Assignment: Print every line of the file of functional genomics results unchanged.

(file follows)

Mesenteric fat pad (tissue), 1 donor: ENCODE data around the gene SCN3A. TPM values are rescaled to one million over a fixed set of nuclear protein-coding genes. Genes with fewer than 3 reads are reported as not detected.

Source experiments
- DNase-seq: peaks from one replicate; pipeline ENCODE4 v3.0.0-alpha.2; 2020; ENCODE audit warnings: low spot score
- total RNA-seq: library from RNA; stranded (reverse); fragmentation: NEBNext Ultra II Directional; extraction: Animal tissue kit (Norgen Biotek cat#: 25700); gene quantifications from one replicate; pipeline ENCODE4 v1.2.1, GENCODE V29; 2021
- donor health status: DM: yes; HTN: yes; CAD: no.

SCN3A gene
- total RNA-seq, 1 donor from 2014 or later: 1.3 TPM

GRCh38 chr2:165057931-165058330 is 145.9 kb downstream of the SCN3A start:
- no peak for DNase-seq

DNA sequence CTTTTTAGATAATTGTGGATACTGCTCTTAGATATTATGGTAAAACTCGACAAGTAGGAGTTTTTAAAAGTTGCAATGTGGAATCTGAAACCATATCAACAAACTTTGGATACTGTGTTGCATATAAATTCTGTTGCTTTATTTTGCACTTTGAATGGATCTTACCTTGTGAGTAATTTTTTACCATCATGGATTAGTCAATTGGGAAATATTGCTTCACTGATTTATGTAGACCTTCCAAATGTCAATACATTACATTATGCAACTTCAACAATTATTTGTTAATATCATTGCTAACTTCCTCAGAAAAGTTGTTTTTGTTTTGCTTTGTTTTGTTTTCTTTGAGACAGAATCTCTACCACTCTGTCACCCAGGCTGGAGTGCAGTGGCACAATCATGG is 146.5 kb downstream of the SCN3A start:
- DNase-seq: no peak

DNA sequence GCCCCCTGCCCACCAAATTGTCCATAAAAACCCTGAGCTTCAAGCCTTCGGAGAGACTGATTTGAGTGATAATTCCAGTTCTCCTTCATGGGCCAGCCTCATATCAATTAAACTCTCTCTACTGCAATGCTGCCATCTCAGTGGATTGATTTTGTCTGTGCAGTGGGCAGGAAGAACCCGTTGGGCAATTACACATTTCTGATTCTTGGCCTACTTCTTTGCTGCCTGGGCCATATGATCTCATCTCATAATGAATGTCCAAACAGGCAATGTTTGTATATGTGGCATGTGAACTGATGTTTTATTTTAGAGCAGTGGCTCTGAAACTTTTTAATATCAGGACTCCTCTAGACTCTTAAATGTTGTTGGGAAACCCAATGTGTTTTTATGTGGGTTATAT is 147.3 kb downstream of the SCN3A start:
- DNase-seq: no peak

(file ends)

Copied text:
Mesenteric fat pad (tissue), 1 donor: ENCODE data around the gene SCN3A. TPM values are rescaled to one million over a fixed set of nuclear protein-coding genes. Genes with fewer than 3 reads are reported as not detected.

Source experiments
- DNase-seq: peaks from one replicate; pipeline ENCODE4 v3.0.0-alpha.2; 2020; ENCODE audit warnings: low spot score
- total RNA-seq: library from RNA; stranded (reverse); fragmentation: NEBNext Ultra II Directional; extraction: Animal tissue kit (Norgen Biotek cat#: 25700); gene quantifications from one replicate; pipeline ENCODE4 v1.2.1, GENCODE V29; 2021
- donor health status: DM: yes; HTN: yes; CAD: no.

SCN3A gene
- total RNA-seq, 1 donor from 2014 or later: 1.3 TPM

GRCh38 chr2:165057931-165058330 is 145.9 kb downstream of the SCN3A start:
- no peak for DNase-seq

DNA sequence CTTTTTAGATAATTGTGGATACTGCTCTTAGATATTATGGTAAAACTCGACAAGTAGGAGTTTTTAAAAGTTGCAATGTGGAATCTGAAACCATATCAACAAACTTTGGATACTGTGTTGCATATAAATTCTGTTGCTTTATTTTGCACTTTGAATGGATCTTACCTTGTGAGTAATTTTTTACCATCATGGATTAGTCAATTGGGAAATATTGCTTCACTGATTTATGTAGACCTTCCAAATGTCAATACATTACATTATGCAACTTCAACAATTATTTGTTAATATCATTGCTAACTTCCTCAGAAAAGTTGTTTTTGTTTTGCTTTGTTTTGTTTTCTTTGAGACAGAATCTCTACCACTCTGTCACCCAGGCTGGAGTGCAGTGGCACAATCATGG is 146.5 kb downstream of the SCN3A start:
- DNase-seq: no peak

DNA sequence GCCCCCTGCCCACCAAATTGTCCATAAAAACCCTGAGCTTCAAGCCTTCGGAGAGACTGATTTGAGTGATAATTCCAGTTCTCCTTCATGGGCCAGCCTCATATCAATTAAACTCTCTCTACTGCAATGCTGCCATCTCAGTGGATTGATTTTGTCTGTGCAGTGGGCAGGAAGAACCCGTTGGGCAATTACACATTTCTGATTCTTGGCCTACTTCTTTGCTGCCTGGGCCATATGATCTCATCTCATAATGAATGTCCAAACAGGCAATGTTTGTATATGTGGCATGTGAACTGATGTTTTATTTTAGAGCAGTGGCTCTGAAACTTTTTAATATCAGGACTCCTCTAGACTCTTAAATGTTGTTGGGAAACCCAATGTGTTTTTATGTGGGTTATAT is 147.3 kb downstream of the SCN3A start:
- DNase-seq: no peak